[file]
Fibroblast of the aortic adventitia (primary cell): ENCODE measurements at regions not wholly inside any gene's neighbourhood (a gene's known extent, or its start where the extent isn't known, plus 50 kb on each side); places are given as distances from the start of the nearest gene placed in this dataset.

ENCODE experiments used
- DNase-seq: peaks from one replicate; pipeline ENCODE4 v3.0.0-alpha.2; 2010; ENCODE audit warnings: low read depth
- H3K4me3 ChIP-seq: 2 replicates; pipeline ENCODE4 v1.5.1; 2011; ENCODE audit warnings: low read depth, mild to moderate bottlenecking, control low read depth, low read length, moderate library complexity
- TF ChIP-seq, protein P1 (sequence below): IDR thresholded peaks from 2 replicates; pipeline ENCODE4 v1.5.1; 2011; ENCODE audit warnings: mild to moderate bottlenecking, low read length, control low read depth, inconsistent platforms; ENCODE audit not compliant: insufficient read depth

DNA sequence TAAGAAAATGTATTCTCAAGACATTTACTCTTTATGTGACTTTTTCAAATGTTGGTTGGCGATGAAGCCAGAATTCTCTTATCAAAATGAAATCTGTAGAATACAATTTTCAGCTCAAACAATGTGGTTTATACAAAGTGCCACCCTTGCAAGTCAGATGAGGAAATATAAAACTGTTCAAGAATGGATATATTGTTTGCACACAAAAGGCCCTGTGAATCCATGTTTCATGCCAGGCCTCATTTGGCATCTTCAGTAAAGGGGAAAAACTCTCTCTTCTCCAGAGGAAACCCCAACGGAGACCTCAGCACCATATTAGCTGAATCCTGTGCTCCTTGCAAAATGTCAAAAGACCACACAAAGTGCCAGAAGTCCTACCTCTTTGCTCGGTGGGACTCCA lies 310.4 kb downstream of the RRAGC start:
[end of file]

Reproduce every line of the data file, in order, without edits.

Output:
Fibroblast of the aortic adventitia (primary cell): ENCODE measurements at regions not wholly inside any gene's neighbourhood (a gene's known extent, or its start where the extent isn't known, plus 50 kb on each side); places are given as distances from the start of the nearest gene placed in this dataset.

ENCODE experiments used
- DNase-seq: peaks from one replicate; pipeline ENCODE4 v3.0.0-alpha.2; 2010; ENCODE audit warnings: low read depth
- H3K4me3 ChIP-seq: 2 replicates; pipeline ENCODE4 v1.5.1; 2011; ENCODE audit warnings: low read depth, mild to moderate bottlenecking, control low read depth, low read length, moderate library complexity
- TF ChIP-seq, protein P1 (sequence below): IDR thresholded peaks from 2 replicates; pipeline ENCODE4 v1.5.1; 2011; ENCODE audit warnings: mild to moderate bottlenecking, low read length, control low read depth, inconsistent platforms; ENCODE audit not compliant: insufficient read depth

DNA sequence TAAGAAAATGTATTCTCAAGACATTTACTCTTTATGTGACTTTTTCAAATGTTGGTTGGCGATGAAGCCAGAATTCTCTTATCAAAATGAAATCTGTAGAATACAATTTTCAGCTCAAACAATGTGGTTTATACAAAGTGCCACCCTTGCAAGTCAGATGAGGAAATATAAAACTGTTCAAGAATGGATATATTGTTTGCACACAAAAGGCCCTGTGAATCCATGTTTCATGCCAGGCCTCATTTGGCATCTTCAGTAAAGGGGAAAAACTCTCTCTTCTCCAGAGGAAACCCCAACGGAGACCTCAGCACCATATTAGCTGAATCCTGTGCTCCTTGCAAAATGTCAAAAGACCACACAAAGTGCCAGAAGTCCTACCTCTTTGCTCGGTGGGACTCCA lies 310.4 kb downstream of the RRAGC start: